Several theoretical debates in gentrification literature deal with the role and importance of migration, incumbent social mobility, and demographic change in urban social change. These debates primarily focus on structural processes. However, we have comparatively little insight into how and to what degree different mechanisms actually underpin upgrading in urban neighbourhoods. This paper uses Dutch register data to show how migration, social mobility and demographic change each contribute to gentrification in Amsterdam and Rotterdam.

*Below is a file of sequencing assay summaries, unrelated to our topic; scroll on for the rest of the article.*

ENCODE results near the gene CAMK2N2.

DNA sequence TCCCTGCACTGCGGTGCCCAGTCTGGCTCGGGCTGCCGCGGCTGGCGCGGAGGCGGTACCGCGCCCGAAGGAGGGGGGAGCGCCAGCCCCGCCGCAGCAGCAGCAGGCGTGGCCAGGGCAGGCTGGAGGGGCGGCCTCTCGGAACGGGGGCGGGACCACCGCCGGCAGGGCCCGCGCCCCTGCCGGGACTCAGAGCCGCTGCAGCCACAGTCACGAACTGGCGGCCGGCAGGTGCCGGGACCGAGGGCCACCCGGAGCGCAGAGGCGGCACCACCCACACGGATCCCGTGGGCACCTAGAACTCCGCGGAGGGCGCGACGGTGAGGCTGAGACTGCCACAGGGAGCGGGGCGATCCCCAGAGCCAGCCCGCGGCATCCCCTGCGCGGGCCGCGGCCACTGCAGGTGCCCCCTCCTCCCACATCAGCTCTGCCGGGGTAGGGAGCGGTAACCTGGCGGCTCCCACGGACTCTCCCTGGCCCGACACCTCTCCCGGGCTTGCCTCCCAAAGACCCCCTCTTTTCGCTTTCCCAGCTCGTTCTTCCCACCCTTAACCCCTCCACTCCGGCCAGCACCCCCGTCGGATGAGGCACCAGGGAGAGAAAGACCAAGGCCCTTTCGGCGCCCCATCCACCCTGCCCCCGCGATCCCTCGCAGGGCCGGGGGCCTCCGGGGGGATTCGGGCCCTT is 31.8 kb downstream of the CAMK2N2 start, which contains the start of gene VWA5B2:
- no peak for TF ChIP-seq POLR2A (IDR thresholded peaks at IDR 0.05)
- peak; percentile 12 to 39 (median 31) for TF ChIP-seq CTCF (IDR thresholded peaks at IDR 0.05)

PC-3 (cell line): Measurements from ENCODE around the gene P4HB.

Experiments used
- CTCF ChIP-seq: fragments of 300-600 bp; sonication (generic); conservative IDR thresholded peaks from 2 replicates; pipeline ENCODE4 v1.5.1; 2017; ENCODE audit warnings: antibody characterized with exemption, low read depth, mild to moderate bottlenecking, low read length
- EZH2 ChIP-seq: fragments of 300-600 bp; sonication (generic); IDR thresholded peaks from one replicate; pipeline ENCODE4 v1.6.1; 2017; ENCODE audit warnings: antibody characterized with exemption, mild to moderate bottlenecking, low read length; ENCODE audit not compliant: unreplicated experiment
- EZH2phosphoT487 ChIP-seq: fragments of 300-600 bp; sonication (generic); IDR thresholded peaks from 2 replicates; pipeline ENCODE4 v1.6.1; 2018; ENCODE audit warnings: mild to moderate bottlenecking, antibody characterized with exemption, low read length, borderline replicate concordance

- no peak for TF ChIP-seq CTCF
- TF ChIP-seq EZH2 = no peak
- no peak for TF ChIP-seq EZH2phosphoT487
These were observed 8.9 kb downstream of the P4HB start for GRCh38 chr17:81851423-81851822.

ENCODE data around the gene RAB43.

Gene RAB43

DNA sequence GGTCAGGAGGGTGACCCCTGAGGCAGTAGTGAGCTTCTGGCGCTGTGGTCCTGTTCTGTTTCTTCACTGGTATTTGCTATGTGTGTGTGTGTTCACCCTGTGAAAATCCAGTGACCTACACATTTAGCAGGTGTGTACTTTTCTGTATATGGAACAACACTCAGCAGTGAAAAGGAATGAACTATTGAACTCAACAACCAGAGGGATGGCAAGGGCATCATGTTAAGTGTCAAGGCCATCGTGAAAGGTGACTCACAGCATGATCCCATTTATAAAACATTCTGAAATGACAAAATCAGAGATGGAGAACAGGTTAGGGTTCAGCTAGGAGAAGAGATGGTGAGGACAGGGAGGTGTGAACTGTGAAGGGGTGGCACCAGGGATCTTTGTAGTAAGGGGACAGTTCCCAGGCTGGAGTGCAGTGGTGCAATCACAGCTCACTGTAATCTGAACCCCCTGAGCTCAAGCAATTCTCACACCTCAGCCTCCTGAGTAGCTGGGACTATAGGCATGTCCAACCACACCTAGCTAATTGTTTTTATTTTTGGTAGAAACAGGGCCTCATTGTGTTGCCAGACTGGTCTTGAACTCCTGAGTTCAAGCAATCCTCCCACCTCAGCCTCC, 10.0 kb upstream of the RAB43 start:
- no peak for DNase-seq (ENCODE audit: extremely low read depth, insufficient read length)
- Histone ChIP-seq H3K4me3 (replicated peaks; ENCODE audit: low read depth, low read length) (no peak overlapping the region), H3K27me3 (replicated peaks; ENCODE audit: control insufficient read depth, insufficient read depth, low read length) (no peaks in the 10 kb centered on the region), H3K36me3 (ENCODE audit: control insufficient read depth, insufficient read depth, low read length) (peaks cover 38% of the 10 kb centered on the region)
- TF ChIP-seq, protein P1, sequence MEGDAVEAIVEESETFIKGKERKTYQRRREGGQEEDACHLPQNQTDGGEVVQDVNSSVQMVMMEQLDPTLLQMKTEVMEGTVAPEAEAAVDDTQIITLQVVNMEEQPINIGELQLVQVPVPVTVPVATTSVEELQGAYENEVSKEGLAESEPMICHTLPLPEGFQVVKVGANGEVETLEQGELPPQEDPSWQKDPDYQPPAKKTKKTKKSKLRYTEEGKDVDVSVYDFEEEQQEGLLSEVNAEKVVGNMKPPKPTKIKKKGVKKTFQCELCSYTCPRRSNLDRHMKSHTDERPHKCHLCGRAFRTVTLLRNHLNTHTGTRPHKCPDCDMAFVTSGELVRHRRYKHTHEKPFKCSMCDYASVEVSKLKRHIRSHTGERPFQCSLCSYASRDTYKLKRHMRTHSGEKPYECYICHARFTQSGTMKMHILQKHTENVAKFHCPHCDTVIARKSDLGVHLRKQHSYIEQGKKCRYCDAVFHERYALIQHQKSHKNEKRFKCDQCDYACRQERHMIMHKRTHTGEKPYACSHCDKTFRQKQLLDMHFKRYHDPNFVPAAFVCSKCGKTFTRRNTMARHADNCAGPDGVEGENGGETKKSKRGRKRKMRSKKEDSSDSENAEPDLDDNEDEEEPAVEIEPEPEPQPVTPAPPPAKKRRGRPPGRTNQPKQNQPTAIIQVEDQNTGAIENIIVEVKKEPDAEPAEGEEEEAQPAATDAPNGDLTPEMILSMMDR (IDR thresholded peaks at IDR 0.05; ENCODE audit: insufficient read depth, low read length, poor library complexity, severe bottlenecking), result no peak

First, our findings show that migration remains key to understand the growing numbers of higher-income residents in gentrification neighbourhoods. Yet, social mobility and demographic change – notably ageing– are most important in explaining dwindling numbers of lower-income residents. Second, large differences exist across neighbourhoods. By mapping three ideal-typical drivers of gentrification, we show how the migration-based ‘displacement model’ predominantly occurs in upgrading neighbourhoods with a high status. Conversely, in low-status upgrading neighbourhoods incumbent social mobility is more important in explaining gentrification. We show that gentrification occurs in multiple guises across both cities, and is liable to change over time. These different forms of gentrification, and accompanying theoretical positions, should be integrated to advance our understanding of gentrification as a widespread, diverse process of urban change.
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